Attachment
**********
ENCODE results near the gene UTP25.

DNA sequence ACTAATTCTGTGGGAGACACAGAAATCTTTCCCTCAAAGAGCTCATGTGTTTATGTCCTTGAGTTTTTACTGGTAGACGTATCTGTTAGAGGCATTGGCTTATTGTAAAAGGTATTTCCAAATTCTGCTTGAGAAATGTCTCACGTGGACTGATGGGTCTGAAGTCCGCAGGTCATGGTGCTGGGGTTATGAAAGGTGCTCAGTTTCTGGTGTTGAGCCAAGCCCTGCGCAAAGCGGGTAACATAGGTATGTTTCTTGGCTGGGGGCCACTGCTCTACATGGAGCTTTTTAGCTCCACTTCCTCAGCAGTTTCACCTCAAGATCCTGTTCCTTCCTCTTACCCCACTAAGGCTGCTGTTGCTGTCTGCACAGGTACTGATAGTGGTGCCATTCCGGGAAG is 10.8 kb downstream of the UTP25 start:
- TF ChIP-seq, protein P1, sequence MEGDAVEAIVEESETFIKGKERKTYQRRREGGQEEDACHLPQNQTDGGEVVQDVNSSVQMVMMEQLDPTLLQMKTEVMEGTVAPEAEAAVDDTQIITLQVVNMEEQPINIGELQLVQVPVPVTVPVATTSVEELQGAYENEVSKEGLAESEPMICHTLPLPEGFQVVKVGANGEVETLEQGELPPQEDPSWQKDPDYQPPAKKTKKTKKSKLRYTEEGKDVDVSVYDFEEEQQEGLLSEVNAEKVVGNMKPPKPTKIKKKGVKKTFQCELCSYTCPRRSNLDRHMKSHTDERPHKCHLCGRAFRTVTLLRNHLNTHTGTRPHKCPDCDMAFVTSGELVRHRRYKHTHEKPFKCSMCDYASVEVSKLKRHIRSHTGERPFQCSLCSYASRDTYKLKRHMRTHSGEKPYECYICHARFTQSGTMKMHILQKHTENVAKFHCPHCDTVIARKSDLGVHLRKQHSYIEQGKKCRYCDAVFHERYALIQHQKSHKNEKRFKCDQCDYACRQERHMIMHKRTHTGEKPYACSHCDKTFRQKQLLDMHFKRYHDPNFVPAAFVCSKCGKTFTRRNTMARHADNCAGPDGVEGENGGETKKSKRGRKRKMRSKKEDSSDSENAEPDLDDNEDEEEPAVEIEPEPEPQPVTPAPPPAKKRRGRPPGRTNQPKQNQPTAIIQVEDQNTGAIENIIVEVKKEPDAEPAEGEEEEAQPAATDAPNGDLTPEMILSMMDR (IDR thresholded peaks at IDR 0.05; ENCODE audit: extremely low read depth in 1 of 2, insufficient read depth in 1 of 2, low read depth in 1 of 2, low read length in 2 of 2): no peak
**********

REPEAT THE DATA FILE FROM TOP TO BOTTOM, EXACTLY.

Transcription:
ENCODE results near the gene UTP25.

DNA sequence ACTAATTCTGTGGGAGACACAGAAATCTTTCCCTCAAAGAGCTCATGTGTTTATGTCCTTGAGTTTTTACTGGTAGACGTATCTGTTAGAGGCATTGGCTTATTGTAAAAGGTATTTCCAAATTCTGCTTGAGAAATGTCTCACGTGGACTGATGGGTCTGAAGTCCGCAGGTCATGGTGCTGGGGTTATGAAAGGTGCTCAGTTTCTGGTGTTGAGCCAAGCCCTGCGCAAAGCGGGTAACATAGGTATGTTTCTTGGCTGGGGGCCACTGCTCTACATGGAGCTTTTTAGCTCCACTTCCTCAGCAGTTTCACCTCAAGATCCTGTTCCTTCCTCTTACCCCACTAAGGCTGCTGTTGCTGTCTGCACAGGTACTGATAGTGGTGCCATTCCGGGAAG is 10.8 kb downstream of the UTP25 start:
- TF ChIP-seq, protein P1, sequence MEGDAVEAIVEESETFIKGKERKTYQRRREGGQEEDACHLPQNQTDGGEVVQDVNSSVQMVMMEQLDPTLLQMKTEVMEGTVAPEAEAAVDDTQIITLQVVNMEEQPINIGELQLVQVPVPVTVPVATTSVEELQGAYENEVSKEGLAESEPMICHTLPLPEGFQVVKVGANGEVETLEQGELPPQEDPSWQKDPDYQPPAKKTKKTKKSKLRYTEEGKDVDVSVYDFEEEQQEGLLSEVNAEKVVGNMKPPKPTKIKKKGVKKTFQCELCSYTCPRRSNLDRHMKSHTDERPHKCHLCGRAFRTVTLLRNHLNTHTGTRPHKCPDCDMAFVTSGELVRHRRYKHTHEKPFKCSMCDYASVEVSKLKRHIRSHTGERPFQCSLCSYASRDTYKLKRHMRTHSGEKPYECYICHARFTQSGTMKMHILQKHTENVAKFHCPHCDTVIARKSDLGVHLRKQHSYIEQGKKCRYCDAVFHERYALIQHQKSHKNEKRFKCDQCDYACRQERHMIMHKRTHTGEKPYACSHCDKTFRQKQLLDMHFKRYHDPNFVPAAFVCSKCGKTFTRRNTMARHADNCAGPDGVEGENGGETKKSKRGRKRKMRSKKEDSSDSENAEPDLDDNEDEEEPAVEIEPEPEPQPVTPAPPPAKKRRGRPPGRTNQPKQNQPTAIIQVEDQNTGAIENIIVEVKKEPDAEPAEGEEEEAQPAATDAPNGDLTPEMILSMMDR (IDR thresholded peaks at IDR 0.05; ENCODE audit: extremely low read depth in 1 of 2, insufficient read depth in 1 of 2, low read depth in 1 of 2, low read length in 2 of 2): no peak